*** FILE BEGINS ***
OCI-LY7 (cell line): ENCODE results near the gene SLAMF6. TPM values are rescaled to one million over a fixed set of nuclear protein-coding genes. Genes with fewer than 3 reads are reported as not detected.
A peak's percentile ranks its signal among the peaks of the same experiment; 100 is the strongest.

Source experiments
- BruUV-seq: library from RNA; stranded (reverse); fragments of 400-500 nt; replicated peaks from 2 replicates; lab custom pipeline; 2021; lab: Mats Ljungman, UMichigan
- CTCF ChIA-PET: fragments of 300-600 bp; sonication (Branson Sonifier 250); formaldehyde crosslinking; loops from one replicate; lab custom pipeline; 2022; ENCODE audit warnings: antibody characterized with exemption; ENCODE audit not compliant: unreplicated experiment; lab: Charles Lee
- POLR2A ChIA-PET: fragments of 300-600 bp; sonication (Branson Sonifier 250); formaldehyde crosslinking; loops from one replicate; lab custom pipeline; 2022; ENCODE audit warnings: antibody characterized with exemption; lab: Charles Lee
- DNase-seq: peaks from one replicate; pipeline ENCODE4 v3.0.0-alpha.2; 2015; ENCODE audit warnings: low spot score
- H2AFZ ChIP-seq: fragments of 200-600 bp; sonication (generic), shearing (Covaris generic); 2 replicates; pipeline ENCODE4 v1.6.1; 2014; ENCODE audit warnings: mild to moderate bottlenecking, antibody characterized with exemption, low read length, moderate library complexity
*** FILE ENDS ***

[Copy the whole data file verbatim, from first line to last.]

OCI-LY7 (cell line): ENCODE results near the gene SLAMF6. TPM values are rescaled to one million over a fixed set of nuclear protein-coding genes. Genes with fewer than 3 reads are reported as not detected.
A peak's percentile ranks its signal among the peaks of the same experiment; 100 is the strongest.

Source experiments
- BruUV-seq: library from RNA; stranded (reverse); fragments of 400-500 nt; replicated peaks from 2 replicates; lab custom pipeline; 2021; lab: Mats Ljungman, UMichigan
- CTCF ChIA-PET: fragments of 300-600 bp; sonication (Branson Sonifier 250); formaldehyde crosslinking; loops from one replicate; lab custom pipeline; 2022; ENCODE audit warnings: antibody characterized with exemption; ENCODE audit not compliant: unreplicated experiment; lab: Charles Lee
- POLR2A ChIA-PET: fragments of 300-600 bp; sonication (Branson Sonifier 250); formaldehyde crosslinking; loops from one replicate; lab custom pipeline; 2022; ENCODE audit warnings: antibody characterized with exemption; lab: Charles Lee
- DNase-seq: peaks from one replicate; pipeline ENCODE4 v3.0.0-alpha.2; 2015; ENCODE audit warnings: low spot score
- H2AFZ ChIP-seq: fragments of 200-600 bp; sonication (generic), shearing (Covaris generic); 2 replicates; pipeline ENCODE4 v1.6.1; 2014; ENCODE audit warnings: mild to moderate bottlenecking, antibody characterized with exemption, low read length, moderate library complexity